Remarkably, there had been only two major alterations to the case in its long history: the console, which was cut away on both sides in order to insert a Victorian keyboard; and alterations to the high level ‘shoulders’ to mask the insertion of the Swell in 1852. Both these alterations have been restored to the original 1735 scheme.
The case was in a very poor condition. The carving and woodwork had been neglected for 150 years and a number of sections were badly broken.
Before the organ's restoration the case stood empty, the pipe work, stops and pedals having been removed in 1998 for safe storage at the start of Christ Church’s lengthy restoration.
The Friends commissioned a report from historic paints expert Catherine Hassall on the surface finishes to the case to establish the original decorative scheme of 1735. Determining the date of each section of the woodwork has also helped establish the original arrangement. The report also confirmed that the shoulders at high level were installed in the 1850s, probably to hide from view the new Victorian Swell box. In order to restore the instrument to its 1735 state it follows that the case should also be returned to that date, and the shoulders have been removed (and preserved) along with the Swell.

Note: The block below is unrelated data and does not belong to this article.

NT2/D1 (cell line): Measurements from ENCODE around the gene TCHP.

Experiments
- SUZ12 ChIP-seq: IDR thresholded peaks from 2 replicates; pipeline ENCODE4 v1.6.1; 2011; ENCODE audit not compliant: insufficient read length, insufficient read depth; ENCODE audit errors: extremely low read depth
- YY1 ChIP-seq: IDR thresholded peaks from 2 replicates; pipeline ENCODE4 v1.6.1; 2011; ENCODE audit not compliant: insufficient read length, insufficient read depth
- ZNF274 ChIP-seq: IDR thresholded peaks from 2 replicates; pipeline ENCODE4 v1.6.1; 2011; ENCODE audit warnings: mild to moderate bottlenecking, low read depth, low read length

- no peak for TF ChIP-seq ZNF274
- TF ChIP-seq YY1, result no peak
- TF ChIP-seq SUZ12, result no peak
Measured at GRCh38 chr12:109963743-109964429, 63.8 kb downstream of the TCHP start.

Few English organs had pedals before 1800. From that date the absence of pedals poses increasing constraints on repertoire, and it affects earlier repertoire from other schools of composition that did have pedals (e.g. Germany). The Spitalfields organ first acquired pedals around 1811. More extensive provision was made in 1837, and again in 1852.